On Fri, Nov 13, 2020 at 05:59:29AM -0400, André Roberge wrote:
As a goal of making it even more obvious what the (new) idiom mans, I would suggest a variable named __imported__ with the opposite value to what is proposed.
What if you import the `__main__` module? What does `__imported__` say now, and how do you check for "running as a script" if `__main__` has imported itself -- or some other module has imported it?
Is this `__imported__` variable *instead of* or *as well as* the proposed `__main__`?
Below, I'm going to assume this variable is addition to the proposed `__main__`. If that's not the case, and instead this is just a change of spelling, my comments below are probably irrelevant.
if not __imported__:
would behave the same as the proposed
So now we have three idioms for precisely the same thing. That's not merely three alternative calculation methods, like we might have here:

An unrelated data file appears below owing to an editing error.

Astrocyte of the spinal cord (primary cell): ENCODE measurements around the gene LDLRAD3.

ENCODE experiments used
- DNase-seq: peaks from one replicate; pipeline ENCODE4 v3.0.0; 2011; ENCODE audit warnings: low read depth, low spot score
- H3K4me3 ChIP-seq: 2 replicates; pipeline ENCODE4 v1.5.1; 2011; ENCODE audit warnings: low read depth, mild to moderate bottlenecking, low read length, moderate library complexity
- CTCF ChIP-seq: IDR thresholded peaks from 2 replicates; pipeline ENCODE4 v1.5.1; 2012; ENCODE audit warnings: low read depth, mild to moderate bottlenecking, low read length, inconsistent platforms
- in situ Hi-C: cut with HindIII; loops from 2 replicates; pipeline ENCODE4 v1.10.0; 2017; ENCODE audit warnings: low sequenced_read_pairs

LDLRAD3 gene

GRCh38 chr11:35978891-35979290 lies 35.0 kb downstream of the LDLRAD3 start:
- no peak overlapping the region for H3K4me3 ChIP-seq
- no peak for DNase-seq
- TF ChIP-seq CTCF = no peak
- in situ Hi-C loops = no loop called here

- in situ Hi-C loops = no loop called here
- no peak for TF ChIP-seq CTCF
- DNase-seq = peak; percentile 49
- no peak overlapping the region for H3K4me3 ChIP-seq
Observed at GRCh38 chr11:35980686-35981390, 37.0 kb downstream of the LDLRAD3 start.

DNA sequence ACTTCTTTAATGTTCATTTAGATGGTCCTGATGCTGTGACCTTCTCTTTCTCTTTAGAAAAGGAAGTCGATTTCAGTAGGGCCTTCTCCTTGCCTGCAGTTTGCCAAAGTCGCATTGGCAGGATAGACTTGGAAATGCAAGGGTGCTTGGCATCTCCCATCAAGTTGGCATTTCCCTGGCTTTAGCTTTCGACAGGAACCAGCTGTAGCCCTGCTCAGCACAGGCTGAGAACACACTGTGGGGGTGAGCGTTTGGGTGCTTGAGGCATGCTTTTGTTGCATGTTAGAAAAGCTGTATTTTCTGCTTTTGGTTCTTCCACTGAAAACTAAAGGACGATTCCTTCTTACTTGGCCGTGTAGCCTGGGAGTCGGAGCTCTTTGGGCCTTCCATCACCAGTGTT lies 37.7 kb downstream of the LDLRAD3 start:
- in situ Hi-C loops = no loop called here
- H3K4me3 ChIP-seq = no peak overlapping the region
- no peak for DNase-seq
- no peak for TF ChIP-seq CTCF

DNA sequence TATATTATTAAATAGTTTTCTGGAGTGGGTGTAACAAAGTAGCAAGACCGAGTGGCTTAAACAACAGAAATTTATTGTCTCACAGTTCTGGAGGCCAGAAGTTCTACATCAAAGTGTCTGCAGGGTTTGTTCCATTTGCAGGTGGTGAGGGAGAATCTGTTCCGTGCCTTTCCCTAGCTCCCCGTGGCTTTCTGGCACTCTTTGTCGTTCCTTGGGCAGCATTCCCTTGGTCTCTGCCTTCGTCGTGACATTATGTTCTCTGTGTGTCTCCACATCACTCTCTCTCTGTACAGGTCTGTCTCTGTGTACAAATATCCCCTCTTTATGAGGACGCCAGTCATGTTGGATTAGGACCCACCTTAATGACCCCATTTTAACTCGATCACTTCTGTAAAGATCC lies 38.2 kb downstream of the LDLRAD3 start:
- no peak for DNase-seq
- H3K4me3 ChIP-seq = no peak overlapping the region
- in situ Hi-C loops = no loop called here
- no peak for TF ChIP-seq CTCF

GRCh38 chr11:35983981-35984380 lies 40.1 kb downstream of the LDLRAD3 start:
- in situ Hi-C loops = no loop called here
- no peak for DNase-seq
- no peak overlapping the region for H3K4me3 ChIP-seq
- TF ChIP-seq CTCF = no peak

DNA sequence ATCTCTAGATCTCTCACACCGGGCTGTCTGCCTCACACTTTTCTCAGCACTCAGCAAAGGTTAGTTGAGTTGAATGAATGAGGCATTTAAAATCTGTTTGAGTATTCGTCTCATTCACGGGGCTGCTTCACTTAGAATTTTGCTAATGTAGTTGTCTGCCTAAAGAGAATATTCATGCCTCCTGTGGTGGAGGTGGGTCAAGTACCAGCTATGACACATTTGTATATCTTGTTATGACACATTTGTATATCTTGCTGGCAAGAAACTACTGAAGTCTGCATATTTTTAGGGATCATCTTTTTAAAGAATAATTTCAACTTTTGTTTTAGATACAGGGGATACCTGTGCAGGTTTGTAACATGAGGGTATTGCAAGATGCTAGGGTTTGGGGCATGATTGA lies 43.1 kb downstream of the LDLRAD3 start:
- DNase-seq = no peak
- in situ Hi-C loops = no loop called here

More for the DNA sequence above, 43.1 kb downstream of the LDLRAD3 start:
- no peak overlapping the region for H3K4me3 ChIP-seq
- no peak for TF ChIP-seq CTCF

result = x**2 + 5*x result = x*x + 5*x result = x*(x + 5)
but three special purpose idioms which were intentionally created to mean the same thing. I hope you have a StackOverflow account so you will be around to answer the many questions asking what the difference between them are.
I don't know about you, but I never remember what are the differences between `type(obj)` and `obj.__class__`. So I'm sure people will have the same problem here.
Might I suggest this?
"The `__name__ = ...` idiom is the legacy method. It will never go away because of backwards compatibility, and also because it is useful for a module to check its own name for other purposes.
"The `__main__` variable is there as a shortcut.
"And the `__imported__` variable is there because the Python core developers think that there is a large number of Python users who can't work out how to use `not` to flip a boolean flag."